What George Will said

George Will wrote a stunning piece on Trump wherein he appraises Trump’s inability to think and speak clearly to a disability. Finally, a major figure on the right has come out and declared that we are not dealing with a person disinclined, as Will put it, to do the right thing but unable to do it. Exactly.
Looking at Trump’s casual dismissal of the One China policy, he quotes T.S. Elliot: a sense “not only of the pastness of the past, but of its presence.” This is what I referred to in my Magnum Opus when I asked my readers to take a major institution of our society and trace it back to find a break in transmission from our colonial past. The weakness of people like Trump in the face of historical process and precedent is stated so well by Will: “His fathomless lack of interest in America’s path to the present and his limitless gullibility leave him susceptible to being blown about by gusts of factoids that cling like lint to a disorderly mind.” Wow. We’ve all know people like this, people who latch onto the latest thing regardless of its lack of connection to anything at hand, its relevance – it’s just so cool. In such a mind there is no capacity for judgment, there is only ME.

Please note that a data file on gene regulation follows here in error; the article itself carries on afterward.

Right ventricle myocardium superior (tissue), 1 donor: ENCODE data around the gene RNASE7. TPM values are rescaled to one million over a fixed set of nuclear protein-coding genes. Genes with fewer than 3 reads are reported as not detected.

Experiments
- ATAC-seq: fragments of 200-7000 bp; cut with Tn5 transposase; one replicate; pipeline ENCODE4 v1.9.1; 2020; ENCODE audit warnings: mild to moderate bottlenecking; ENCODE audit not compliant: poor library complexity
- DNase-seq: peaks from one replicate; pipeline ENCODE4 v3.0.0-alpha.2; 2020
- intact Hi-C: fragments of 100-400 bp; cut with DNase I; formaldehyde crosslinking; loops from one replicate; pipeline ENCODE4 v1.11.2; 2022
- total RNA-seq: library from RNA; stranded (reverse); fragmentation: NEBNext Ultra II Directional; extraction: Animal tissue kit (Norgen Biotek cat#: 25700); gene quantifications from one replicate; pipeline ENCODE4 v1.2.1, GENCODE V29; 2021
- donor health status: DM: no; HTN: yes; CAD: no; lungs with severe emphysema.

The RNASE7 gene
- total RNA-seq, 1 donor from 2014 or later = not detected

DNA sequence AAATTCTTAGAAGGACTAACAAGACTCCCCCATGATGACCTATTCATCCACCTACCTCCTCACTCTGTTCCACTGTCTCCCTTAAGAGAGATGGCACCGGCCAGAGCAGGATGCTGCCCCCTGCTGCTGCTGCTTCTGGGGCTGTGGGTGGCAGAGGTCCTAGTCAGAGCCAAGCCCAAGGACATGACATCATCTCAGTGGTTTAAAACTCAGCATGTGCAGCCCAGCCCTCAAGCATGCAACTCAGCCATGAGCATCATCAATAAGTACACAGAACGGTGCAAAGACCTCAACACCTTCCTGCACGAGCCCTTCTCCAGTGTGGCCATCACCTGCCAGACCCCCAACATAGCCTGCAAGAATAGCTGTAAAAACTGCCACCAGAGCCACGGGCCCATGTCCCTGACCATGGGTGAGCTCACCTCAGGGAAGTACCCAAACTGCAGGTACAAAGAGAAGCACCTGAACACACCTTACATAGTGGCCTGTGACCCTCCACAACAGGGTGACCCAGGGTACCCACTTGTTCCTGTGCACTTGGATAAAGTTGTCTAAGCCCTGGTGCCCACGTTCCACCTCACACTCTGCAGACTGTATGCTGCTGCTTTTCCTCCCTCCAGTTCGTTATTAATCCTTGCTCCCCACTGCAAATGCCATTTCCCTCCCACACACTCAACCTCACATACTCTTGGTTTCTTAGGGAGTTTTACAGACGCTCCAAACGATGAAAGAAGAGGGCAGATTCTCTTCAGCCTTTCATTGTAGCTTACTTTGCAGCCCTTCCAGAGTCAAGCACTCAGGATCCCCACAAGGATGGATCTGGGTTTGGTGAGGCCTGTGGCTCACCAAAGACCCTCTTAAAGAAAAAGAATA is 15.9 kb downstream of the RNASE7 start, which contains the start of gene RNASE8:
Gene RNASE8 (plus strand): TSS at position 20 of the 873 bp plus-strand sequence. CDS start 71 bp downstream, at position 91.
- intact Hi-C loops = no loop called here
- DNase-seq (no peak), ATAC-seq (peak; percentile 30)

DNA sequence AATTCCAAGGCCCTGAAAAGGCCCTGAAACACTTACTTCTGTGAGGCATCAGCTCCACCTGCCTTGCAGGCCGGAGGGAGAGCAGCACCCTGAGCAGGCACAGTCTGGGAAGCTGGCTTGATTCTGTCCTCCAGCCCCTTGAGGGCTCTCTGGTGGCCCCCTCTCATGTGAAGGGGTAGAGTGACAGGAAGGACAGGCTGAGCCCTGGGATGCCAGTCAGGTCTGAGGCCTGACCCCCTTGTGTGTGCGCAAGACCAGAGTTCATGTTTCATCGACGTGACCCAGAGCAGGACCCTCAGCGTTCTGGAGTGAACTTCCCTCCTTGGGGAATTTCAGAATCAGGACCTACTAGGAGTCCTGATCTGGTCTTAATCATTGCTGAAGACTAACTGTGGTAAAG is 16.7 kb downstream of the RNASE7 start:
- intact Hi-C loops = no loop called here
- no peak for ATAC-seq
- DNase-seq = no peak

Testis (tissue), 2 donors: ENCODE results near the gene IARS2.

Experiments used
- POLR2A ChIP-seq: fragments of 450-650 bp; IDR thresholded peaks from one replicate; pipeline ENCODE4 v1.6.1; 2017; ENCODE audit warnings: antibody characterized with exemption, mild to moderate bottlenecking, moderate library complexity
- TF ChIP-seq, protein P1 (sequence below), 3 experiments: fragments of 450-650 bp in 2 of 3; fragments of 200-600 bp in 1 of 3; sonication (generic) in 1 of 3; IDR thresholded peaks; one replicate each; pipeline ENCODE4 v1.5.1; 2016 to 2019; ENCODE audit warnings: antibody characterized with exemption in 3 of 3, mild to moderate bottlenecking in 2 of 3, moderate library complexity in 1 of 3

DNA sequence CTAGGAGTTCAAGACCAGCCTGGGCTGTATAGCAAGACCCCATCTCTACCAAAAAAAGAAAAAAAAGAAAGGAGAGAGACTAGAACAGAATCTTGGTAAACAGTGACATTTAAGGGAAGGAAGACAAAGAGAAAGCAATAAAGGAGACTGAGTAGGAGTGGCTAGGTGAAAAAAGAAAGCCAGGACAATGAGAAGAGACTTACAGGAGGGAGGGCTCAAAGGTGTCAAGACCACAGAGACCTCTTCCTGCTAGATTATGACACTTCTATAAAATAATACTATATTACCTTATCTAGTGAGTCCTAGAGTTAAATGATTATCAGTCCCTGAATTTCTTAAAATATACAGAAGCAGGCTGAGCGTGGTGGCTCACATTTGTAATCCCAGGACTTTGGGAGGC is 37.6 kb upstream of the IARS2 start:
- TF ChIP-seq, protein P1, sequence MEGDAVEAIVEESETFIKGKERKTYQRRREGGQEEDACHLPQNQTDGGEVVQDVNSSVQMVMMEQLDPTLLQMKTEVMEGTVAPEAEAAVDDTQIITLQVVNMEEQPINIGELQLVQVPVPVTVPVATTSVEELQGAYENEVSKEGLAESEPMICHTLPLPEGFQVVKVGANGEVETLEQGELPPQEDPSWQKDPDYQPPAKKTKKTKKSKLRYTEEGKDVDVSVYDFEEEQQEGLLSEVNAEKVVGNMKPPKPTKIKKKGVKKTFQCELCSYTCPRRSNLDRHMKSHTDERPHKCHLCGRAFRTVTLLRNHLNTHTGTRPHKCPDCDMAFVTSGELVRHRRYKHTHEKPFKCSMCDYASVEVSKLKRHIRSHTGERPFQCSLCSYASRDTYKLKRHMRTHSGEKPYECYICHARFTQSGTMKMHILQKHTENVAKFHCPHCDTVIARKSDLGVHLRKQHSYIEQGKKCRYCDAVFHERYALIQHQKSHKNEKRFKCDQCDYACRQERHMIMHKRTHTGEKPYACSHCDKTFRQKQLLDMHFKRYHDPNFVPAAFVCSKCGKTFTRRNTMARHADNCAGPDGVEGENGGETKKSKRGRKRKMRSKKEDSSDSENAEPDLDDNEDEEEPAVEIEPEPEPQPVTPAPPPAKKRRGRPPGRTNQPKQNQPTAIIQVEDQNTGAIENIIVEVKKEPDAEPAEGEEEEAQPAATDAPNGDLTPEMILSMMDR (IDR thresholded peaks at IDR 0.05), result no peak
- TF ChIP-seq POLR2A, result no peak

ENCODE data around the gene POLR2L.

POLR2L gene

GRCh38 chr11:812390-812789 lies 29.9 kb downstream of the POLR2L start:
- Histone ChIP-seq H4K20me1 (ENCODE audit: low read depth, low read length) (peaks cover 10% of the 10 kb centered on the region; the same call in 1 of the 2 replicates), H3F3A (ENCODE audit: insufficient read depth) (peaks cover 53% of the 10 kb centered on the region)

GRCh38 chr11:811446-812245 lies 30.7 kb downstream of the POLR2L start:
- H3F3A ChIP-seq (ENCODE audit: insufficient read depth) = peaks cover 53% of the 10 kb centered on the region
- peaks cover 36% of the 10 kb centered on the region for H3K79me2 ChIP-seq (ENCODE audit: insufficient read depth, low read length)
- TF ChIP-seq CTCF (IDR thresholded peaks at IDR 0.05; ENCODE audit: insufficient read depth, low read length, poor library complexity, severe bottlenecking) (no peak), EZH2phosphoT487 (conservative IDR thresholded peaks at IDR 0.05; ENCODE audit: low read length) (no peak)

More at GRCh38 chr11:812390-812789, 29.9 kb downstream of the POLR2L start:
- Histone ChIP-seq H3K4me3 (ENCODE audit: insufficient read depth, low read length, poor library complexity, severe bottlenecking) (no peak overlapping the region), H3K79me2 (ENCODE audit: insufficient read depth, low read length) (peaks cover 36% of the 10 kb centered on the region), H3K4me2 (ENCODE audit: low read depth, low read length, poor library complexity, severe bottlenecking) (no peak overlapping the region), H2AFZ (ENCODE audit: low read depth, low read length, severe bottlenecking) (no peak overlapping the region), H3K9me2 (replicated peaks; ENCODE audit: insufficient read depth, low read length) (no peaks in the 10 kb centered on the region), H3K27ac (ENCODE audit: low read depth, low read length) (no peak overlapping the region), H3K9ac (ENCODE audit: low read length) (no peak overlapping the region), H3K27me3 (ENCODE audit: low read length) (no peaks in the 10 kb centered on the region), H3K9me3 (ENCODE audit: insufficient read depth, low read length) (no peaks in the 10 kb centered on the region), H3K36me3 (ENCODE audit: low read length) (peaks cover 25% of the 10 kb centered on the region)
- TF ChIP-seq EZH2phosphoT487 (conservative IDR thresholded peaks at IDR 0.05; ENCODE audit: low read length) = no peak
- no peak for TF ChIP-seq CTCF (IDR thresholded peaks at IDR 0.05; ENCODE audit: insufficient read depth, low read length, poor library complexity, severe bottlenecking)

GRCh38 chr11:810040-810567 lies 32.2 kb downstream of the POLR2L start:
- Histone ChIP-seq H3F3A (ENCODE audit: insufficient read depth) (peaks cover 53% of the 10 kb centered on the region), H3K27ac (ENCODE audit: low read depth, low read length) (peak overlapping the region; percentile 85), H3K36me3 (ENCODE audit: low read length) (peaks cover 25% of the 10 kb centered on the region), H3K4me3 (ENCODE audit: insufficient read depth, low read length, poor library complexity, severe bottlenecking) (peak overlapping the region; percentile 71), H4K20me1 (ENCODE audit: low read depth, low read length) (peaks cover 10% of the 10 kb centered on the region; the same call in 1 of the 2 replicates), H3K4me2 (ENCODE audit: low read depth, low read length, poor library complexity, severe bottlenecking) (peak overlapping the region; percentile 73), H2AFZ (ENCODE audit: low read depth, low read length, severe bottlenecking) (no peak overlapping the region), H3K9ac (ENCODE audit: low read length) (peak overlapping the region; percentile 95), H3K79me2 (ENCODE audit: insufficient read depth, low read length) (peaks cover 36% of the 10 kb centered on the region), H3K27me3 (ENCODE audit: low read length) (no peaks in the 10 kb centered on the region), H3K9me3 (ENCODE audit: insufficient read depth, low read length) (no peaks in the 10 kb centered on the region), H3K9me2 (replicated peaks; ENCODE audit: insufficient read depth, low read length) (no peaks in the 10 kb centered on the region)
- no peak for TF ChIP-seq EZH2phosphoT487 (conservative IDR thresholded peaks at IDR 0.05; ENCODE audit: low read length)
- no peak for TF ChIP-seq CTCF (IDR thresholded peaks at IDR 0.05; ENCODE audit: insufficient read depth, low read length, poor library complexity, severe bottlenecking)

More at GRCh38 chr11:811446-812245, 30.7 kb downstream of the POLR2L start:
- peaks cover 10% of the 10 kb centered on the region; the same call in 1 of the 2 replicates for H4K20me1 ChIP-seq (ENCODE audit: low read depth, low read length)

How do we measure these things? Will says Trump is “uniquely unfit” to take the nation into a military conflict. What about Lincoln? What about Johnson, Roosevelt, Wilson? None of them had military experience, but what they had was knowledge and the discernment to acquire more knowledge but not to let lacunae and control urges swamp decision making. The only way to measure that is to let them do it and that demands the highest level of trust. Who trusts Trump?

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